Thomas Elliott is a Senior Data Scientist at GitHub. He has his PhD in Sociology from the University of California, Irvine, where he studied the cultural consequences of social movements. His work has appeared in Social Forces, Mobilization, Research in Social Movements, Conflicts, and Change, and New Media and Society.

Andrea Libresco is a Professor of Social Studies Education, Head of the Minors in Civic Engagement and Peace and Conflict Studies, Co-coordinator of Peace Fellows, and Director of the Institute for Peace Studies at Hofstra University. Books include: Every Book is a Social Studies Book and Peace Lessons from Around the World.

Margaret Melkonian is a Director of the LI Alliance for Peaceful Alternatives, Downstate Chair of Peace Action NYS, and Member of the Pax Christi LI Council. She co-coordinated the Peace Fellows Program at Hofstra University and was the recipient of the 2007 Gandhi, King, Ikeda Peace Award from Morehouse College.

Sansom Milton is a Senior Research Fellow at the Center for Conflict and Humanitarian Studies (Doha, Qatar). He previously served as a Research Fellow at the Post-war Reconstruction and Development Unit at the University of York. His book Higher Education and Post-Conflict Recovery was published by Palgrave Macmillan in 2018.

Eric J. Morgan is an Associate Professor of Democracy and Justice Studies at the University of Wisconsin-Green Bay, where he teaches courses on Modern US and African History. His scholarship has been featured in, among other publications: Diplomatic History, The International Journal of the History of Sport, Diplomacy & Statecraft, The History Teacher, Enterprise & Society, Peace & Change, and the Dictionary of African Biography.

Soon Seok Park received his PhD in Sociology from Purdue University. He is currently a Lecturer in the Department of Sociology at Chung-Ang University in South Korea. His interests include social movements, political economy, and social change. His work also has appeared in Social Movement Studies, Sociological Perspectives, and Sociological Focus.

Fernanda Page Poma is Professor at Escuela de Política y Gobierno, Universidad Nacional de San Martín, and Postdoctoral Fellow at CONICET National Scientific and Technical Research Council, Buenos Aires, Argentina. Her research focuses on social movements, security forces, gender, and protest control. She received her PhD in Sociology from Stony Brook University (SUNY).

E. Timothy Smith is a Professor of History at Barry University in Miami, Florida. He received his PhD from Kent State University and has published on US foreign policy during the Cold War and on the involvement of private voluntary organizations' assistance to the developing world during the Cold War.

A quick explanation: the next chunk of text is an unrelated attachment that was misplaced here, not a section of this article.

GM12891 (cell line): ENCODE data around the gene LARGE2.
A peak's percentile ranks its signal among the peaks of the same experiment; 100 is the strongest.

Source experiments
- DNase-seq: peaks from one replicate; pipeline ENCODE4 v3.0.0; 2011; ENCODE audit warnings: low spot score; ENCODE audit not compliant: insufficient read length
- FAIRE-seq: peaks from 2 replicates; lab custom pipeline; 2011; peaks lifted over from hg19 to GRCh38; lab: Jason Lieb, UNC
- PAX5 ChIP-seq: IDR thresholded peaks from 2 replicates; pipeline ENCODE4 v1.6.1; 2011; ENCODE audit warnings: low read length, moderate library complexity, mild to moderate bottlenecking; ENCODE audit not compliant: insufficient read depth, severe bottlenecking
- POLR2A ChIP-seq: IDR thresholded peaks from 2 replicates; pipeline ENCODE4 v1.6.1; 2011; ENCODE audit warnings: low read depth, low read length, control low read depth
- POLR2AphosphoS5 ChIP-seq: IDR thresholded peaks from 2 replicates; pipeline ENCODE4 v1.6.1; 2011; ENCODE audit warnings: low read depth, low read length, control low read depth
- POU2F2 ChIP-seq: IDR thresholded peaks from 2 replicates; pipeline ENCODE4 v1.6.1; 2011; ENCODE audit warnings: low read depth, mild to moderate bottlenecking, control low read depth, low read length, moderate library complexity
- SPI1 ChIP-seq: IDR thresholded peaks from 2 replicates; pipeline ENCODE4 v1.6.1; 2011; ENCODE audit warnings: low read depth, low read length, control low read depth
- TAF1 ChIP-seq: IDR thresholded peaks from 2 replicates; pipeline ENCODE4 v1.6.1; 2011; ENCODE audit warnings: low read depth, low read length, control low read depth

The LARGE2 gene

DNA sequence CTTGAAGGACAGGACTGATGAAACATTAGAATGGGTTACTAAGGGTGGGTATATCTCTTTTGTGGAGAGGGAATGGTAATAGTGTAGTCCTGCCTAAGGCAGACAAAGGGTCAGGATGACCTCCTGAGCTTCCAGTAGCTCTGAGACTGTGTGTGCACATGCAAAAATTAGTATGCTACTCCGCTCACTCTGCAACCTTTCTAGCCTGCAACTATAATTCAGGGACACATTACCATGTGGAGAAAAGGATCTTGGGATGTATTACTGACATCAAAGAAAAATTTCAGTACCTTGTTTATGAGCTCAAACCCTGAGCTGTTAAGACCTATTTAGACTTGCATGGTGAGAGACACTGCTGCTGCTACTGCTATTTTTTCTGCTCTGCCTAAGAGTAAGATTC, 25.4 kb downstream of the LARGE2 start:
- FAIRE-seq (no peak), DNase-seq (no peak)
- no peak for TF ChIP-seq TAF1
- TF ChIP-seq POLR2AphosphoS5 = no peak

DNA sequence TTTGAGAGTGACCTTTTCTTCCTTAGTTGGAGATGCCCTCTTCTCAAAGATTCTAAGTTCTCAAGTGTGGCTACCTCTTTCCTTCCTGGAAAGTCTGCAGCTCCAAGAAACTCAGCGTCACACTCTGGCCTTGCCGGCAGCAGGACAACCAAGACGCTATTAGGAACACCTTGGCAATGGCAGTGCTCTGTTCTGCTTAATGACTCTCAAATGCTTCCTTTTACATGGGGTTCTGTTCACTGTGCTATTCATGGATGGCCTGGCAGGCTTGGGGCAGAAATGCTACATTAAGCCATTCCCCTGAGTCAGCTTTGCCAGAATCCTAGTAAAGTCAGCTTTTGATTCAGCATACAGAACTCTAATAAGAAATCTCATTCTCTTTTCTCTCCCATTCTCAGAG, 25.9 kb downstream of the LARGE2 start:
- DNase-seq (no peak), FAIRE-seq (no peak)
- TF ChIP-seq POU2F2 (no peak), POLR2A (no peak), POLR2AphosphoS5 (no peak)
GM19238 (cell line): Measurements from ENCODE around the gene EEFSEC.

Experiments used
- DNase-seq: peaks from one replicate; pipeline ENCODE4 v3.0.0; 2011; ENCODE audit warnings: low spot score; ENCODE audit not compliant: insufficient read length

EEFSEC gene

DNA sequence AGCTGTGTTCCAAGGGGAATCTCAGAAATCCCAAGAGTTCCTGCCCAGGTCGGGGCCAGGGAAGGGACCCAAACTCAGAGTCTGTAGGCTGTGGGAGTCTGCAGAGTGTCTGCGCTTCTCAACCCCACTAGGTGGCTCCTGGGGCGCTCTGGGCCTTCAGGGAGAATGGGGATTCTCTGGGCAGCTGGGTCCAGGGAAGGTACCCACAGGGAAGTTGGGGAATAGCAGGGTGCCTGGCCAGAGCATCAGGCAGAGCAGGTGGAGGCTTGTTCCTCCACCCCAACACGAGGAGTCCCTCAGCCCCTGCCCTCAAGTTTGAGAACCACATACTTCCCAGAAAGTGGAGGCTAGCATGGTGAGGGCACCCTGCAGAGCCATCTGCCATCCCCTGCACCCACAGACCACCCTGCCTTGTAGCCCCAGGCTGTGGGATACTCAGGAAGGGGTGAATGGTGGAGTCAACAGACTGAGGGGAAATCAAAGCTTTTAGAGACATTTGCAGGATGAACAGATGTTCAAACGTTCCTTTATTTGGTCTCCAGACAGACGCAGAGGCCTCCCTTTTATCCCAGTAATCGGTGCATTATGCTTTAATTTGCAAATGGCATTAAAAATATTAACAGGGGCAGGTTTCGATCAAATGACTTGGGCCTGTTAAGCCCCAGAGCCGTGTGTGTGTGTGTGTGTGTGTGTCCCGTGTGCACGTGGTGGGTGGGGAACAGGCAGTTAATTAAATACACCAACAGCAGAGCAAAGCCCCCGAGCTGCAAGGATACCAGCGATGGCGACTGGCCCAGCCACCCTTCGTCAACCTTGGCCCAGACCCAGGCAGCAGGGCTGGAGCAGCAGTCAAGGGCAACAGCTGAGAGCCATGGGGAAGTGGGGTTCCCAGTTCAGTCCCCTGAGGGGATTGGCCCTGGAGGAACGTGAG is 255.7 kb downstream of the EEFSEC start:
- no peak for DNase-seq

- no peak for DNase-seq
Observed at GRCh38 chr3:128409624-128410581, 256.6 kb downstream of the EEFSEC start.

Gabriela González Vaillant is Professor at the Social Science University (Universidad de la República) and the Catholic University at Montevideo, Uruguay. She is also a researcher and active member of the National Research and Innovation Agency (ANII). She has undertaken numerous investigations in the field of political sociology, youth social movements, education, memory, and civic participation. She received her PhD in Sociology from Stony Brook University (SUNY).

Sophia Wilson is an Associate Professor of Political Science at Southern Illinois University Edwardsville. She is a former Shklar Fellow and Lecturer at the Harvard Ukrainian Research Institute and a Jerome Hall Postdoctoral Fellow at the Center for Law, Society and Culture at the Indiana University Maurer School of Law.


This volume comes out of an international conference held at Kent State University on the Semicentennial of the occupation and shooting of students by the Ohio National Guard during a demonstration against the US wars in Vietnam and Cambodia, “Commemorating Violent Conflicts and Building Sustainable Peace.” The National Guard shooting of four white students on May 4, 1970, captured the American imagination. These deaths of unarmed protesters came to symbolize the divisions in the United States – both generational and political. The incident was memorialized in more than a dozen songs and plays, focused on in at least seven documentaries, and fictionalized in numerous novels, poems, comics, films, and television series. Numerous historical, journalist, and social science texts cover the lead-up, investigate what happened, and examine the memory of these shootings.

The Kent State shooting was not the first nor the last of such killings of students by state officers during this tumultuous period of heightened activism in the United States. Government information suppression and racism led to the near erasure of government shooting of students at historically Black colleges, such as the Orangeburg, South Carolina massacre and the Jackson State College, Mississippi, killings. The role of race in collective memory processes here are similar to the way that the 1964 Freedom Summer deaths of white and Black Civil Rights activists attracted attention during a time where the slayings of Black activists by whites attracted little attention. Similarly, the Kent State shootings are more commonly discussed in social movement texts than the much bloodier Corpus Christi Massacre in 1971 and the state infiltration of student movements during Mexican Dirty War. Thus, the editor of this Volume, Johanna A. Solomon, rightfully surmised that we do not need another book that interrogates the actions at Kent State related to the May 4th killings. Rather, this volume illuminates numerous other incidents of state suppression and/or student activism around the globe.

Lisa Leitz, PhD.

Series Editor


With many thanks to the editorial assistance of Kate Croteau.